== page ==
After In Cold Blood finished up, I went out and bumped into John Hoffman of Weekend Nachos fame. He proved to be incredibly friendly and rapidly consented to an interview. Let me just say, that he is a truly stand up dude, and someone who really gets what hardcore and metal should be all about. In our brief conversation, he really communicated an understanding, not just of extreme music, but how it should manifest itself in our lives. As I wandered about Baltimore with members of Bandit and my long time adventuring pal Jake, I took a moment to reflect on what this underground music means for us, and how this scene is what gives us identity, and if that’s the case, how we should act in order to maintain a modicum of self respect.
The sun set, the time was ripe, the hour was nigh, use whatever phrase you want to describe it, but the crowd was pregnant with desire for the final and most stacked bill of the festival. Genocide Pact kicked it off right with some of the most gut wrenching and sludgy death metal I’ve heard in a good long while. Though their tones were too muddy for some, I thought the primal heaviness that they tapped in too was actually quite impressive. It left me with my jaw on the floor as I tried to reconcile the incredible darkness that they had managed to evoke in a far-too-brief twenty minute set. They dug their fingers into my skull and slammed me into the wall, a slave to the mind bending power these guys have.
As I mentioned before, Homewrecker were destined to play this bill, and they simply tore it up. Playing a distinctly more hardcore oriented set than the last time I saw them, they got the Baltimore crowd all riled up moving and shaking to the face ripping grooves this band unleash. Their use of two vocalists is pretty cool and helps to keep things fresh. This set further proved to me that Matt Izzi is a beast in man’s flesh. This man plays with a madness that is simply not human, and it makes every Homewrecker set I have had the honor to see extremely enjoyable. These guys ripped it up and left everyone bloodthirsty for Noisem.
Now, I’d seen Noisem three times before this, and each time they got better. I didn’t think they could clear the bar they had set the last time I saw them in Philadelphia when I moshed until I could no longer move. Yet somehow they did. With stage diving and moshing throughout people went absolutely nuts for the bands attack. These guys have the perfect mix of thrash and death metal with touches of technicality to keep everything exciting. Musical masters who would never dare admit to their own ingenuity these guys rip the world apart whenever they perform. They get what death metal is supposed to be about and leave everyone begging for more. The wave of the future dude, Noisem are this generations metal masters and there is no telling where they will end up next.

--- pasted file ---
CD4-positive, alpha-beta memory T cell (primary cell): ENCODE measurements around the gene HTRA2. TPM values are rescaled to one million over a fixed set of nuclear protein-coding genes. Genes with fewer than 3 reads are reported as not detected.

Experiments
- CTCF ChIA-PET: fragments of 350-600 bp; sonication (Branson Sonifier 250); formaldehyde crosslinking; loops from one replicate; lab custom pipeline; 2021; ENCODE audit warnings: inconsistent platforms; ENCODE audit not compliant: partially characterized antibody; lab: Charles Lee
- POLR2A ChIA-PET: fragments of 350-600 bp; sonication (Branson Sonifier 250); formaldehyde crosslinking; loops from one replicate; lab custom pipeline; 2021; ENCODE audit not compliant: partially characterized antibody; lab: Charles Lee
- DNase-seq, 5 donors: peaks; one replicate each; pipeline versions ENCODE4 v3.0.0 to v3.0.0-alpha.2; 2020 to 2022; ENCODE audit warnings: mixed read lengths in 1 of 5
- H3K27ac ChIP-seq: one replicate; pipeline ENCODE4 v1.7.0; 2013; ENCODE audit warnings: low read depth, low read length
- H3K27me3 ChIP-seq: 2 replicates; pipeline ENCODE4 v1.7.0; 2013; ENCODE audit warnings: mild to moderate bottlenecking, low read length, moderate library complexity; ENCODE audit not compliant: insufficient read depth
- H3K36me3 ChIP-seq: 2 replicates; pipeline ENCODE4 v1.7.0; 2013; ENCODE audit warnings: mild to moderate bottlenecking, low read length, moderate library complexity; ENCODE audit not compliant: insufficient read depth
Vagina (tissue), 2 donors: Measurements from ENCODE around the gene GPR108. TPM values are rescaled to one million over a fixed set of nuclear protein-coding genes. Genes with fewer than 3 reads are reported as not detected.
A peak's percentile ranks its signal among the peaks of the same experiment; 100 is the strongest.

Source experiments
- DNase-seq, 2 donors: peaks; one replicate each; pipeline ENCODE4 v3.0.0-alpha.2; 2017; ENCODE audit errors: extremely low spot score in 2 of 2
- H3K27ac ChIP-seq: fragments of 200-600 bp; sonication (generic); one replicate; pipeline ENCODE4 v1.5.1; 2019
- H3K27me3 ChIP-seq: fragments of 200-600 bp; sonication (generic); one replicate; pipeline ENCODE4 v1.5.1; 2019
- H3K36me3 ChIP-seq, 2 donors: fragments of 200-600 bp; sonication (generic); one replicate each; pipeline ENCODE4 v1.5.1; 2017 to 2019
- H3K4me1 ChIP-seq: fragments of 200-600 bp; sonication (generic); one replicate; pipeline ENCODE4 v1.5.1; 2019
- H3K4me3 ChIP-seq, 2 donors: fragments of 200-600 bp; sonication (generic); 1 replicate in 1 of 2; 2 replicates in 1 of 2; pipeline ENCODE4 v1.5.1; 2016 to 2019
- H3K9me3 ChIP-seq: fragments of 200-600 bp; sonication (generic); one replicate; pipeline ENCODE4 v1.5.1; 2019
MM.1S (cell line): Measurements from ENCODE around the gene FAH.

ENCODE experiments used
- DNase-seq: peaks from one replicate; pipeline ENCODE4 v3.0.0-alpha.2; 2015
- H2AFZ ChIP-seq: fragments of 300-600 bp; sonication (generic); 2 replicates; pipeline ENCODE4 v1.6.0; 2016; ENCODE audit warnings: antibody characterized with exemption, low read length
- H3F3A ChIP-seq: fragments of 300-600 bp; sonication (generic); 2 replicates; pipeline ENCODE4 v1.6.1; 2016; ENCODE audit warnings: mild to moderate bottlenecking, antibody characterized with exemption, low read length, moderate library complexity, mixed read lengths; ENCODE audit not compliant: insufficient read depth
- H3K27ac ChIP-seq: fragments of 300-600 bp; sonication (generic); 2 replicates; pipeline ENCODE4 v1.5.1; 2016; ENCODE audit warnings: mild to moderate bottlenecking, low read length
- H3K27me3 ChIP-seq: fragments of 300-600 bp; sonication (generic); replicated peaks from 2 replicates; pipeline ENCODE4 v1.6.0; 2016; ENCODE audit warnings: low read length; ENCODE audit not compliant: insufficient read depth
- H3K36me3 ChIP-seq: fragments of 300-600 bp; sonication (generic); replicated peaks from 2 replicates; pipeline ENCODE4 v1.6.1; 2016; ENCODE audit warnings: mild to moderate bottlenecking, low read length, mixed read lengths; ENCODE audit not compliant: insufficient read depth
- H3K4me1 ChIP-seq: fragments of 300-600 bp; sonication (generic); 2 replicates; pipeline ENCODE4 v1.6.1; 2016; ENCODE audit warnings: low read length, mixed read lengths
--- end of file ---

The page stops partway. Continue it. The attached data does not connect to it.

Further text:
Full Of Hell are another band I’ve seen a whole mess of times and who have continually gotten better. This time was the best yet. Fully relaxed and coming on stage to applause and war whoops I immediately knew people would be killing each other for this band. Playing with an inhuman energy at a ridiculous volume they took me to an alternate dimension where time doesn’t exist. They were over in an instant, or perhaps it was a year, I still can’t tell. All I know is that they swept me away and forced me to reconsider everything I know about music. This is the kind of band who give me the freedom to believe that anything is possible and through their formula of vigorous and liberating death it is impossible to feel pain. This band will set you free, so go forth and let their almighty deathcrush of a sound fill your soul with blackened beauty.
The final band to grace the stage on this fine Saturday was Weekend Nachos. Now, I knew of this band, they played at Hellfest last year and I got their last record on promo, but I wouldn’t really call myself a fan. Yet after the set they played a couple nights ago, I can’t help but feel that I’m in love. They got everybody moving, destroying the venue with unbridled energy. John Hoffmans face as he prances around the stage is a thing to watch, communicating a wealth of emotion. His antics are fun to watch and keep the entire thing a high energy event. These guys bring the crowd to a sort of emotional climax, and by the time the whole thing is over, you can’t hep but feel satisfied, and in a strange way, clean. Weekend Nachos will guide you through the trials and tribulation of everyday life and show you a path to triumph, and that is something far too few bands can do these days.
And so the journey home began. My fried Gene and I hit the road, braving poor driving conditions with the hope of a brave new day before us. On the ride we talked about the power these hardcore bands have. Extreme music is all we have to give us life and it’s rare that we get a chance to really look into the very nature of what gives us a sense of being. Glances behind the veil like this, into the true nature of the scene are extremely special. They give us a chance to reflect upon the darkness that haunts us all and gives us a chance to look to the East for that bold and hopeful sunrise perpetuating the whole darn human comedy. Aw look at me, I’m rambling again. Well I hope you folks enjoyed yourselves. Catch ya further on down the trail.